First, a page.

THE acquisition of Seardel’s loss-making clothing division by the Southern African Clothing and Textile Workers Union (Sactwu) is an interesting development in the South African business landscape which deserves to be closely watched. The union is about to find out that it is often easier being on the opposition benches than in the ruling seat when it comes to running a business.
The union bosses will now have to make decisions on matters which they are often at loggerheads with management. Issues such as linking wages to productivity, executive remuneration and the wage gap to factory workers, decisions on costs and profitability, among others.
Of course the union isn’t new to the business world. Its investment arm has been very successful with its HCI investment. But this time it will be occupying the corner office. It will be required to make decisions which will have a direct effect on the running of the business and its staff, who happen to be Sactwu’s members. It’s not going to be easy.
The clothing industry is in terminal decline.
It is drowning under illegal and cheap imports.
It has a labour force that is both expensive and unproductive compared to counterparts in China and Southeast Asia. There is rampant noncompliance with minimum wage rates as set by the bargaining council, meaning those that comply are uncompetitive.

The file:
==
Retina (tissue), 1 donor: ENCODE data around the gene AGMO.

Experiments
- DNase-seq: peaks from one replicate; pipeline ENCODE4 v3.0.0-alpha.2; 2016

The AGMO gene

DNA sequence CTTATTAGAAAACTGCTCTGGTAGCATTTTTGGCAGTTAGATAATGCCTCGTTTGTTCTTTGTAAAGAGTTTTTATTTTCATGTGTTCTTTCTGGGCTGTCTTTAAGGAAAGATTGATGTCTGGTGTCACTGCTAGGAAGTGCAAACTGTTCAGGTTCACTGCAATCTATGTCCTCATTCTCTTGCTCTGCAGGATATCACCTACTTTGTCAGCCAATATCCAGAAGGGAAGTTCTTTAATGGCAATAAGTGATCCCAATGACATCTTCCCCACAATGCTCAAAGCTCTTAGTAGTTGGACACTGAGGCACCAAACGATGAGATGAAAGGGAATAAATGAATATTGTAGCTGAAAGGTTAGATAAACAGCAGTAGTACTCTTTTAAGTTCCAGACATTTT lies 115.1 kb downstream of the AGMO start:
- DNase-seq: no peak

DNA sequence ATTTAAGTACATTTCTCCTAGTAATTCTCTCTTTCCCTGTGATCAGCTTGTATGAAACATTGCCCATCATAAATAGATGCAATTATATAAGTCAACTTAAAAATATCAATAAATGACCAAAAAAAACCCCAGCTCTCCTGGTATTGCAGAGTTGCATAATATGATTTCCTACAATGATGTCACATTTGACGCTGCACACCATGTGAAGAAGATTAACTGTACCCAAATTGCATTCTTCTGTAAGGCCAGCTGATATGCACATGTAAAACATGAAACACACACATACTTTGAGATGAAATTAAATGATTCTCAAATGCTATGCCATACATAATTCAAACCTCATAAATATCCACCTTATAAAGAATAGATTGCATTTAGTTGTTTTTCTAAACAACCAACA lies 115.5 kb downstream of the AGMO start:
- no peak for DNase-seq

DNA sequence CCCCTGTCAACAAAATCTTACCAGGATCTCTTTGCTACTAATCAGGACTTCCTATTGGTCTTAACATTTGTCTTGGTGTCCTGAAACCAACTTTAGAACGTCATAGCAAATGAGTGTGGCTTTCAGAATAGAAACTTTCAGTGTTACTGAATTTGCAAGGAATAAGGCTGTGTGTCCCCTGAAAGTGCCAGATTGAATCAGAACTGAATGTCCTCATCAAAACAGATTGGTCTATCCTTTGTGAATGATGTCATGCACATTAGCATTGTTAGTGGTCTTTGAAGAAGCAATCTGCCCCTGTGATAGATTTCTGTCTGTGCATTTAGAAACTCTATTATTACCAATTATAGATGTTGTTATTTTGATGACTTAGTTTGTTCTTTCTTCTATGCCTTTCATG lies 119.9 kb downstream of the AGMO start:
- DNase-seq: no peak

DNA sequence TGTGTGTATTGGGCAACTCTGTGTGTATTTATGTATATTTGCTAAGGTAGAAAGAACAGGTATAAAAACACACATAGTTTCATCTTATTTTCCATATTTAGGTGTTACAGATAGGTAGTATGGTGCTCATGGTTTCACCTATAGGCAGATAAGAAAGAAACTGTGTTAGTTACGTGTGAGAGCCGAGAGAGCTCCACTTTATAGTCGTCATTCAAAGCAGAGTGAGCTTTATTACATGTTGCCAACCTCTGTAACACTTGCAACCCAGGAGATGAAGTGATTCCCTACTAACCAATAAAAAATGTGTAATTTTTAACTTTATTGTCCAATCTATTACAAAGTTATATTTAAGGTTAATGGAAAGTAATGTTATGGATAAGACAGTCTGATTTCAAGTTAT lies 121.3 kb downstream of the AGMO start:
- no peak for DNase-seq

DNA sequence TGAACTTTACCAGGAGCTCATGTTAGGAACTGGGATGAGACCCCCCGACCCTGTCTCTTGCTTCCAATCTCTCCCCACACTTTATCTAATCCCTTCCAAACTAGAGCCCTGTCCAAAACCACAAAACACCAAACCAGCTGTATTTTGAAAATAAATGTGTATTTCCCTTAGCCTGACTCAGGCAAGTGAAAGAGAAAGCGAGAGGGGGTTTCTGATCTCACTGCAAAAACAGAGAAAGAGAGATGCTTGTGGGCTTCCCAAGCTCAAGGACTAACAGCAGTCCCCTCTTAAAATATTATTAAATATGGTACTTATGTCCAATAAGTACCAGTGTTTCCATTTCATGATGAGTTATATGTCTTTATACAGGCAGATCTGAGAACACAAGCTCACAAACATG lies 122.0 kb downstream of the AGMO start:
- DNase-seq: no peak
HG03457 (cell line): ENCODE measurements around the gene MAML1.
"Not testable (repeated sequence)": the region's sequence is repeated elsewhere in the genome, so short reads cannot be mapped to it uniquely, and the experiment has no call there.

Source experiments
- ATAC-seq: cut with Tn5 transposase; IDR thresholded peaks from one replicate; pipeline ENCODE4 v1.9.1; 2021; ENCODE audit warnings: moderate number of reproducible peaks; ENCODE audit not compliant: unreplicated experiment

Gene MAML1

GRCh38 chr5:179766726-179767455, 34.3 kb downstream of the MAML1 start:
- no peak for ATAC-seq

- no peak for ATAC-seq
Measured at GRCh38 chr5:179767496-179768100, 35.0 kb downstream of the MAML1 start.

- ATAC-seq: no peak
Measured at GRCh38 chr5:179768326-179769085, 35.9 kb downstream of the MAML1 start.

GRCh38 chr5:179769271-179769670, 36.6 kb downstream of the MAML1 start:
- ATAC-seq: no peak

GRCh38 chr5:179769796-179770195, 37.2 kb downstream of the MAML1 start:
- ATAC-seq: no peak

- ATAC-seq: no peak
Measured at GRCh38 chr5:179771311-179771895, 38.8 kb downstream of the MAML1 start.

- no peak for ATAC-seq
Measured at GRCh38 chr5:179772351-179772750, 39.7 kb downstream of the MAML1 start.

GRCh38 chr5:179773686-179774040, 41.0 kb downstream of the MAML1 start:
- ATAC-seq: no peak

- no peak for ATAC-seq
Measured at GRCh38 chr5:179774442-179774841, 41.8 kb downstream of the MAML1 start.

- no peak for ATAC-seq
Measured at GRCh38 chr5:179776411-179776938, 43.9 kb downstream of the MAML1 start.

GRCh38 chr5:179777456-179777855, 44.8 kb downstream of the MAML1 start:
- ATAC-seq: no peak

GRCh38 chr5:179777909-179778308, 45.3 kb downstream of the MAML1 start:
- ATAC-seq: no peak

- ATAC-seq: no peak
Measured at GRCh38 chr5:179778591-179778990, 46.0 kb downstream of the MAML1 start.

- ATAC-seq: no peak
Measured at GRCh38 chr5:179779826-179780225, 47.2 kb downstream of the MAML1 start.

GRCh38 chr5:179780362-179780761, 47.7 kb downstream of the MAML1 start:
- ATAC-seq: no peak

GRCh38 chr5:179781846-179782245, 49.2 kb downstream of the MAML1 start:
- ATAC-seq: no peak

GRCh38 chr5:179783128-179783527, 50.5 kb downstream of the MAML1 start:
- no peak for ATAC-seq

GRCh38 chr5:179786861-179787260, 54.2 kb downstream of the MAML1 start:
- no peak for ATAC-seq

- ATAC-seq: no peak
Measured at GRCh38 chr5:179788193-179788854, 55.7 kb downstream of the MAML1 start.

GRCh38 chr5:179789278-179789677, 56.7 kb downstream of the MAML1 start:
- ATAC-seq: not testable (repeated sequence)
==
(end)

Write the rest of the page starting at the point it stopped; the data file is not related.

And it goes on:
The odds are stacked up against Sactwu. In the past financial year, Seardel’s clothing unit lost R34m. In the prior year it lost R101m.
Despite taking some R450m in costs out of the business in recent years, Seardel CEO Stuart Queen says its future is questionable. Even shrewd and tough businessmen like John Copelyn and Marcel Golding of HCI, both of them former union leaders, have washed their hands of the business, offloading it to Sactwu in a sweetheart deal.
But it is important for Sactwu to succeed and we hope they do, if not only to save the 2,000 jobs under threat. But it will be naive for the union to believe it can run the business on a philanthropic basis. It will have to make some tough decisions in the not too distant future.
When it does, it might finally gain a better insight into what business leaders have to face. That in its own will be a welcome, and we hope, instructive development.